Sources: Daily Om

10 Ways to Teach Your Children the Value of a Healthy Lifestyle

1. Practice what you preach. It’s considerably easier to convince your children to adopt healthy habits if you’re doing the same

. 2. Involve the whole family. Establishing a regular pattern of exercising as a family accomplishes two important things: It keeps everyone in shape and serves as important bonding time.

3. Limit screen time. Too much time watching television or playing video/computer games can lead to excessive snacking and a sedentary lifestyle.

4. Make it fun. Let your children discover which specific healthy activities they truly enjoy. If they don’t like it, they won’t stick with it.

5. Focus on the positives. Celebrate your children’s successes and help them develop a healthy self-image. Low self-esteem can lead to poor eating, exercise and lifestyle habits.

6. Set goals and limits. If goals are excessively restrictive or vague, children are less likely to rise to the challenge. Establish clear nutrition and exercise goals (dessert two times a week; a half-hour walk five times a week, etc.).

7. Reward wisely. Rather than rewarding children with desserts or sugary snacks (a common tactic), find healthy ways to show a job well done.

8. Turn them into chefs. Get your children involved in planning and preparing meals; then sit down at the dinner table together and enjoy the healthy meal you’ve created together.

9. Knowledge is power. Teach children the value of reading food labels and being aware of the healthy (and not so healthy) ingredients in the foods they eat.

10. Don’t pass the buck. You’re the parent – that means it’s up to you to teach your children about good health. School and health care providers can only do so much.

Sources:Your Health Newsletter (dctyh@mail4.mpamedia.com)

Tending The Emotions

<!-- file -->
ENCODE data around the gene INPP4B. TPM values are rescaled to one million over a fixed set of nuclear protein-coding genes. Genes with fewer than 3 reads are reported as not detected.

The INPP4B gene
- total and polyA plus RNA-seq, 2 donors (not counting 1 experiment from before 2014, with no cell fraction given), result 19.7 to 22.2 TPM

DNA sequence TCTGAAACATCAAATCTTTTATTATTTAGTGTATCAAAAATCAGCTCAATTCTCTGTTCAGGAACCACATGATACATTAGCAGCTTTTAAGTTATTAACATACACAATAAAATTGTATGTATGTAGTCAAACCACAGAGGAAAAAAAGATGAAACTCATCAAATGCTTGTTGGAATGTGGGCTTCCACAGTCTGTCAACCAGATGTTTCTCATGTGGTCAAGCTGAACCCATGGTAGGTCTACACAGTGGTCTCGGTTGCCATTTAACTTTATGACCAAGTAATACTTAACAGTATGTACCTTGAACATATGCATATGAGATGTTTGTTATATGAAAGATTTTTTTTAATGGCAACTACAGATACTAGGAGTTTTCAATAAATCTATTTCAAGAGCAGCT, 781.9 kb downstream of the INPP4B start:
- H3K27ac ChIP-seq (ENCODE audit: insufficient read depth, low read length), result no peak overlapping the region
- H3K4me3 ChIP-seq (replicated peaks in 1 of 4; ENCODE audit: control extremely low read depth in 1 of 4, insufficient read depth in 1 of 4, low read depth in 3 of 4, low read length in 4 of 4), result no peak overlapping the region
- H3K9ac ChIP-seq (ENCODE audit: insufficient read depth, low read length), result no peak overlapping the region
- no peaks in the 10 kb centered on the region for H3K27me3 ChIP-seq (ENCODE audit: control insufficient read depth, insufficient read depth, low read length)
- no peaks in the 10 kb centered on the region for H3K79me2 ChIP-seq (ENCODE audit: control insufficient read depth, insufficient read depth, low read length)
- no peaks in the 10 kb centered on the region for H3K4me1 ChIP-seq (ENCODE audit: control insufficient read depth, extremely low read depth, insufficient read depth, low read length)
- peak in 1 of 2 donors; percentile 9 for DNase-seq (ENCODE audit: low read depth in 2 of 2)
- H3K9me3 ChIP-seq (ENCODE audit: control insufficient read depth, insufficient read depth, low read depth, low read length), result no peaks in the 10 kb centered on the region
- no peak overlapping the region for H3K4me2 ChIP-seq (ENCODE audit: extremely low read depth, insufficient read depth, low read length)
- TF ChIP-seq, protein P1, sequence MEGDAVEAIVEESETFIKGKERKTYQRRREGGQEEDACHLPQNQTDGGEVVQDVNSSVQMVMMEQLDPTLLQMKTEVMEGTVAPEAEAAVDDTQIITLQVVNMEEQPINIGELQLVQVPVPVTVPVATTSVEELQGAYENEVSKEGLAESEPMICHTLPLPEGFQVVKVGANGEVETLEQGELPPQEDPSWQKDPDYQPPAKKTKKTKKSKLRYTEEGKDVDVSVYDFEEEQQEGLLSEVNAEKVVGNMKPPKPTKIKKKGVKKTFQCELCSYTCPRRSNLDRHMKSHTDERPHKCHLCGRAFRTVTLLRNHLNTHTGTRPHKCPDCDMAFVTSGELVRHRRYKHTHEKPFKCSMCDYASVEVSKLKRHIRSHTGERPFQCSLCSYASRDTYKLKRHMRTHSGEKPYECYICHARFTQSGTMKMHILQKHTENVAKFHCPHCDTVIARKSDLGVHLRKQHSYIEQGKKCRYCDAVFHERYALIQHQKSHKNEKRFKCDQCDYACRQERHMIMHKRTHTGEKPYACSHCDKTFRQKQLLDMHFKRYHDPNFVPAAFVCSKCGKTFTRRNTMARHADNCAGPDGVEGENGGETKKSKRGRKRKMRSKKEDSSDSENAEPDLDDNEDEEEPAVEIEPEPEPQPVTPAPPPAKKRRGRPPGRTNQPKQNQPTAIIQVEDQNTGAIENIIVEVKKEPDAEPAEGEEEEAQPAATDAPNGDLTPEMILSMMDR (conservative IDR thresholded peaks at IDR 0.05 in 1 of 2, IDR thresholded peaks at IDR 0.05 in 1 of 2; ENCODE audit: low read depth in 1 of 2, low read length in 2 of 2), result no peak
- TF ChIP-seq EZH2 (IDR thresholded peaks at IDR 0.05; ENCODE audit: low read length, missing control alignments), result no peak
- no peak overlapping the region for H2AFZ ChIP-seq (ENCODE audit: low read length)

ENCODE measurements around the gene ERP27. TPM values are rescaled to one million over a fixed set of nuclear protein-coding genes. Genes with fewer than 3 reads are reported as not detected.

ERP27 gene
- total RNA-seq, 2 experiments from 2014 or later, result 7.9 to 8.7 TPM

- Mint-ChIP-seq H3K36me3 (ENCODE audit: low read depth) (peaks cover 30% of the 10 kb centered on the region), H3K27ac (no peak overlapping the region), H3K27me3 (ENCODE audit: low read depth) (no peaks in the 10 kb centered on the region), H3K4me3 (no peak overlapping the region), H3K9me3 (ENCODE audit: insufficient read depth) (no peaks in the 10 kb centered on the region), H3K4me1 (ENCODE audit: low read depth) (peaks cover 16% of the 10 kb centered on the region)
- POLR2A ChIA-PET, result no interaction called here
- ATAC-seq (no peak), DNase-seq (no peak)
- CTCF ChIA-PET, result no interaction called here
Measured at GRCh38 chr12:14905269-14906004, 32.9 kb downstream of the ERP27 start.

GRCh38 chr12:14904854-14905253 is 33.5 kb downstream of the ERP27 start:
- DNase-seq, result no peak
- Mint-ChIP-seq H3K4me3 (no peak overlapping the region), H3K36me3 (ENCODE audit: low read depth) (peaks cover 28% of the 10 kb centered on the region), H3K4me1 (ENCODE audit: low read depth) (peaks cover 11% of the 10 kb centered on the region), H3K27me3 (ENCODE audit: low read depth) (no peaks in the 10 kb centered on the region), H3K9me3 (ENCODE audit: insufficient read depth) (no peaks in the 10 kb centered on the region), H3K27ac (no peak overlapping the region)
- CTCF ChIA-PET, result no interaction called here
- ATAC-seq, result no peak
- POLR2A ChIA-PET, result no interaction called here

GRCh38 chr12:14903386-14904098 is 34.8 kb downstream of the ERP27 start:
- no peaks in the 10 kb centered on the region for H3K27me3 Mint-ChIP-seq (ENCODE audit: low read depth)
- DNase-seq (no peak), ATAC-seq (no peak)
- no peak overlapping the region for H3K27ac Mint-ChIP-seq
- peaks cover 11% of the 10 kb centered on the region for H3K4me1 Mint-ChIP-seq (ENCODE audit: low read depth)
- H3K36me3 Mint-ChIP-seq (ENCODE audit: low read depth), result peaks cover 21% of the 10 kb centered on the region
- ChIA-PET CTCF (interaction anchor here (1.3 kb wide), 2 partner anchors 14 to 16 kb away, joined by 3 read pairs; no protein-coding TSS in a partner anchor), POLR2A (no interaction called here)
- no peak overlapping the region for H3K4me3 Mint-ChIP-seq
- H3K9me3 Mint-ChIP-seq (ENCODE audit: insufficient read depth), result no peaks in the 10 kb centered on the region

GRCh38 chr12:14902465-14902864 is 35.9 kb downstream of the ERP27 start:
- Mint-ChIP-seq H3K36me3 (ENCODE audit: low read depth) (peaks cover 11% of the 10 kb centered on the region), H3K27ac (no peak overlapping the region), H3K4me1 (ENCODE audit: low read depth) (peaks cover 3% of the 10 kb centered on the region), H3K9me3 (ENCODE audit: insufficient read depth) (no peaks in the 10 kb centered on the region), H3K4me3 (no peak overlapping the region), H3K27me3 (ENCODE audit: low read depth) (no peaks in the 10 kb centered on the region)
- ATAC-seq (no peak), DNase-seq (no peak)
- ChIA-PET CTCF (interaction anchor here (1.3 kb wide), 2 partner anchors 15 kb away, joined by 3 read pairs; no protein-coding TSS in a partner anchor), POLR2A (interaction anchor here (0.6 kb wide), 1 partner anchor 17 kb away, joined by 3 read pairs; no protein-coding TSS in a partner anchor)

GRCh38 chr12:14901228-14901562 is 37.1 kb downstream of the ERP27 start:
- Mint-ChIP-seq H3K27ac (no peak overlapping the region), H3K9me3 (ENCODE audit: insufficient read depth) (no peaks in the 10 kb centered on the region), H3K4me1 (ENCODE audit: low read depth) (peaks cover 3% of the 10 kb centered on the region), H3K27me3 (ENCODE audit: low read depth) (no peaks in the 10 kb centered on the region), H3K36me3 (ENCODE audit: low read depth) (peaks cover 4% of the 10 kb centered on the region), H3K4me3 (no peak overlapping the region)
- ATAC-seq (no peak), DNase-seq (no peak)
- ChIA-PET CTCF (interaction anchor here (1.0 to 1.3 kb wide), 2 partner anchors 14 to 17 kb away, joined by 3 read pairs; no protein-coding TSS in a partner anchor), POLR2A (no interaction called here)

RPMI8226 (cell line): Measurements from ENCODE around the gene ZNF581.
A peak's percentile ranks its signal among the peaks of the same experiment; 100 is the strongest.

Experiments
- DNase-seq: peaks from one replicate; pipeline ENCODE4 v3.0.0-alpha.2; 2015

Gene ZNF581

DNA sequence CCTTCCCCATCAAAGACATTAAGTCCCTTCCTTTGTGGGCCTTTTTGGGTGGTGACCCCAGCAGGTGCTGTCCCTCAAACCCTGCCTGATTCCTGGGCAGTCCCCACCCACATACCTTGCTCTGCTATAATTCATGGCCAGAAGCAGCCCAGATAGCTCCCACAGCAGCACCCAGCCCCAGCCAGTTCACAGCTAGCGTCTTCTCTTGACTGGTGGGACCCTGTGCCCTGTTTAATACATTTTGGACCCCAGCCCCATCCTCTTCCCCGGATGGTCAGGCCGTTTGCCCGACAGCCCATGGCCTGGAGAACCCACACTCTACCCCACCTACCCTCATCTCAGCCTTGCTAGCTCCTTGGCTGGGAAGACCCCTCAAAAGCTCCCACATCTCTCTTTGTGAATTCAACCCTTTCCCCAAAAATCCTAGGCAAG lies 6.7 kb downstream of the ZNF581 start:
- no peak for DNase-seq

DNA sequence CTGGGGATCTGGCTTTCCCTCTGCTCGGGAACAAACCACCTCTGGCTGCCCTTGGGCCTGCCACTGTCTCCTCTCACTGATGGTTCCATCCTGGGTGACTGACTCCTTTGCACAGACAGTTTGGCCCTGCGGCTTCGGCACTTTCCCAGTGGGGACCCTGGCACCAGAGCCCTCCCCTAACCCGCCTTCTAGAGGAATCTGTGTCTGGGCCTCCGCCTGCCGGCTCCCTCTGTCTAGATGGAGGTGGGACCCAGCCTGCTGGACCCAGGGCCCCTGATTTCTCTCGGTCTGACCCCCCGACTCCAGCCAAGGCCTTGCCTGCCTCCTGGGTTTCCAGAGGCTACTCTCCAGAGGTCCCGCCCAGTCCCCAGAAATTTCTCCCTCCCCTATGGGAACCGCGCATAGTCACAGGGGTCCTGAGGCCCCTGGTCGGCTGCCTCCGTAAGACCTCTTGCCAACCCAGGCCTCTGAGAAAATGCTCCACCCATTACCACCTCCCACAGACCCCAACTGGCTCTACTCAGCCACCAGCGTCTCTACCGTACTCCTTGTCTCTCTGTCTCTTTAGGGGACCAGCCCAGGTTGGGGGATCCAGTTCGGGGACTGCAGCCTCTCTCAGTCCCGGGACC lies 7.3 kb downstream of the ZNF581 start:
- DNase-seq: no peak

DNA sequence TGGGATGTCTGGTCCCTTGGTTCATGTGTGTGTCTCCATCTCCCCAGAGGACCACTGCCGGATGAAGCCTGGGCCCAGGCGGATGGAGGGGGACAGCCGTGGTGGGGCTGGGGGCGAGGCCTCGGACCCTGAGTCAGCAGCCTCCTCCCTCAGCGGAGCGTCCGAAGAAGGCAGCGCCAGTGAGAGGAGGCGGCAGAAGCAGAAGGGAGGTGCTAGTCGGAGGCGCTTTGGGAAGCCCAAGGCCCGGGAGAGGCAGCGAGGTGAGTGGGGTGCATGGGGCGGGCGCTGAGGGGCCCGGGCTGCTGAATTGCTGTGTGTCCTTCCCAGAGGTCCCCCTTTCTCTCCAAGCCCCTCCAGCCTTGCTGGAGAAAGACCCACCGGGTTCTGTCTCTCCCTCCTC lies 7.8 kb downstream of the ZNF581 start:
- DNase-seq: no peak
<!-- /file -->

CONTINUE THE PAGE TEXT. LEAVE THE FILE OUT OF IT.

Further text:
Having A Breakdown
Most of us have had the experience of holding back our emotions for such a long period of time that when they finally come out, we have something resembling a breakdown.
For a certain period of time, the overwhelming flood of feelings coursing through our bodies consumes us, and we stop functioning. Often, these outbursts take us by surprise, welling up within us as we drive to or from work, watch a movie, or engage in some otherwise mundane task. We may feel like we do not know what triggered us, or if we do know, it does not make sense of our overpowering emotional response. This is because we are releasing feelings that have accumulated over a long period of time, and whatever inspired the release was just a catalyst for a much larger, much needed catharsis.

When we find ourselves in the midst of such an experience, it is important that we allow it to happen, rather than fight it or try to shut down. Wherever we are, we can try to find a private, safe place in which to let our feelings out. If we can not access such a place immediately, we can promise to set aside some time for ourselves at our earliest possible convenience, perhaps taking a day off work. The important thing is that we need to give our emotional system some much-needed attention. It is essential that we allow ourselves to release the pent-up emotions inside ourselves so that they do not create imbalances in our bodies and minds.

When you are feeling better, make a plan to find a way to process your emotions more regularly. You can do this by employing a therapist or making a regular date to talk to a trusted friend. Journaling can also be a great way to acknowledge and release your emotions, as can certain forms of meditation. Making room in your life for tending your emotions on a regular basis will keep you healthy, balanced, and ready for life.